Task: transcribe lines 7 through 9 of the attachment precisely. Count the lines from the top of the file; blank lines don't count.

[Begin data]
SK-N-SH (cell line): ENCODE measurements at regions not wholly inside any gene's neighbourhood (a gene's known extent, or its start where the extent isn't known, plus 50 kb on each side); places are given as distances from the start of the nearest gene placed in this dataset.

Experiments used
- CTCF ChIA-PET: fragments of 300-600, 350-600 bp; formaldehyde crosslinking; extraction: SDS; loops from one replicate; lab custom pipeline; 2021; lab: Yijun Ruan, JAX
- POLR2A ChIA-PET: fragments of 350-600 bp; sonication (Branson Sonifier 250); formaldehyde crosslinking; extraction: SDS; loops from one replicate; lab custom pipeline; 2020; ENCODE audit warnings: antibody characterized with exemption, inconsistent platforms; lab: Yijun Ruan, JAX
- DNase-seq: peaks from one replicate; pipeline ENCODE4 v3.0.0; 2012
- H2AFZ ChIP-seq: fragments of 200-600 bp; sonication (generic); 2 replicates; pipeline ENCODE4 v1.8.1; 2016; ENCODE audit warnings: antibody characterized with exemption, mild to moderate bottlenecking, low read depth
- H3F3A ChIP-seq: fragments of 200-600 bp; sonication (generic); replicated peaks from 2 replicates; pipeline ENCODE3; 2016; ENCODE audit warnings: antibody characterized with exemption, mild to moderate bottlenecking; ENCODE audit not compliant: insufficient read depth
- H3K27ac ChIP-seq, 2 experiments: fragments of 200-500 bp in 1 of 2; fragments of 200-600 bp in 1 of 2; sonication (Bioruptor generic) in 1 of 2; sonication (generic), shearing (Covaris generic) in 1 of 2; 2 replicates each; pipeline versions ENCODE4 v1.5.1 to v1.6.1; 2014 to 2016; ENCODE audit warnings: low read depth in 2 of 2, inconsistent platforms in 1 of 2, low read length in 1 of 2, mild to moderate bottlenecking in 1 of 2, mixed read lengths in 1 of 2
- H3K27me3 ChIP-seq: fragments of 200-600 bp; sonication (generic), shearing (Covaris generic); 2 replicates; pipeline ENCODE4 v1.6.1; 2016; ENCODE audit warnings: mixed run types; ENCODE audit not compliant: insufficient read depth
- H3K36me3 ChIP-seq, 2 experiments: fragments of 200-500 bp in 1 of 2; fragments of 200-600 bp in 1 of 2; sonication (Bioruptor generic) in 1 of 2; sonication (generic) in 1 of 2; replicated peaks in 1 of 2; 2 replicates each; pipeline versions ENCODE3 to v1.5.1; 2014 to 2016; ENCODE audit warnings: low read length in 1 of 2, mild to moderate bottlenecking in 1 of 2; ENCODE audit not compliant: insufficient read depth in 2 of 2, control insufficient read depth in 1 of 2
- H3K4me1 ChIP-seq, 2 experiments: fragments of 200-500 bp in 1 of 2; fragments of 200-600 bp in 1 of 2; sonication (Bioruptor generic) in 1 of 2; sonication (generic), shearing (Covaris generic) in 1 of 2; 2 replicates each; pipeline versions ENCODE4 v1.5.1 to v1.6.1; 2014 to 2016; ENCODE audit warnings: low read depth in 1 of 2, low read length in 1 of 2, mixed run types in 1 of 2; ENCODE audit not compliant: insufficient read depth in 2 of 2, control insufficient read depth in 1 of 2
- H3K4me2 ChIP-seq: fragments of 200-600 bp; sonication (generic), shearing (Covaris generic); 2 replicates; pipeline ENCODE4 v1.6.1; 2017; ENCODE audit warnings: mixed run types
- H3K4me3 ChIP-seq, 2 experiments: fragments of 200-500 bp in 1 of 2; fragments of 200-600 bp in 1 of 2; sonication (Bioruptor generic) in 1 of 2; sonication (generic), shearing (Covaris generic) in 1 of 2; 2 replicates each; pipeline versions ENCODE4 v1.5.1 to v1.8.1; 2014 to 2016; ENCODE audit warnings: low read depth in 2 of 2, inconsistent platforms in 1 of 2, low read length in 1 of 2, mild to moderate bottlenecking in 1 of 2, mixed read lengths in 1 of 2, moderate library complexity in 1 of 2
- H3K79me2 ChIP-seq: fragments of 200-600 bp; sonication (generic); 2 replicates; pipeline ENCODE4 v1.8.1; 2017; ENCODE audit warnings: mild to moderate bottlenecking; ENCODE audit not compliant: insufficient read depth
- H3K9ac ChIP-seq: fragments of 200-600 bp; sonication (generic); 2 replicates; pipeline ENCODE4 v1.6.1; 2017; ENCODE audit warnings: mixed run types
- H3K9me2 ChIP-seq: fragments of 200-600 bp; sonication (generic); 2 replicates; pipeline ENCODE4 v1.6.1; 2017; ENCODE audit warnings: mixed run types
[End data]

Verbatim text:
- H3F3A ChIP-seq: fragments of 200-600 bp; sonication (generic); replicated peaks from 2 replicates; pipeline ENCODE3; 2016; ENCODE audit warnings: antibody characterized with exemption, mild to moderate bottlenecking; ENCODE audit not compliant: insufficient read depth
- H3K27ac ChIP-seq, 2 experiments: fragments of 200-500 bp in 1 of 2; fragments of 200-600 bp in 1 of 2; sonication (Bioruptor generic) in 1 of 2; sonication (generic), shearing (Covaris generic) in 1 of 2; 2 replicates each; pipeline versions ENCODE4 v1.5.1 to v1.6.1; 2014 to 2016; ENCODE audit warnings: low read depth in 2 of 2, inconsistent platforms in 1 of 2, low read length in 1 of 2, mild to moderate bottlenecking in 1 of 2, mixed read lengths in 1 of 2
- H3K27me3 ChIP-seq: fragments of 200-600 bp; sonication (generic), shearing (Covaris generic); 2 replicates; pipeline ENCODE4 v1.6.1; 2016; ENCODE audit warnings: mixed run types; ENCODE audit not compliant: insufficient read depth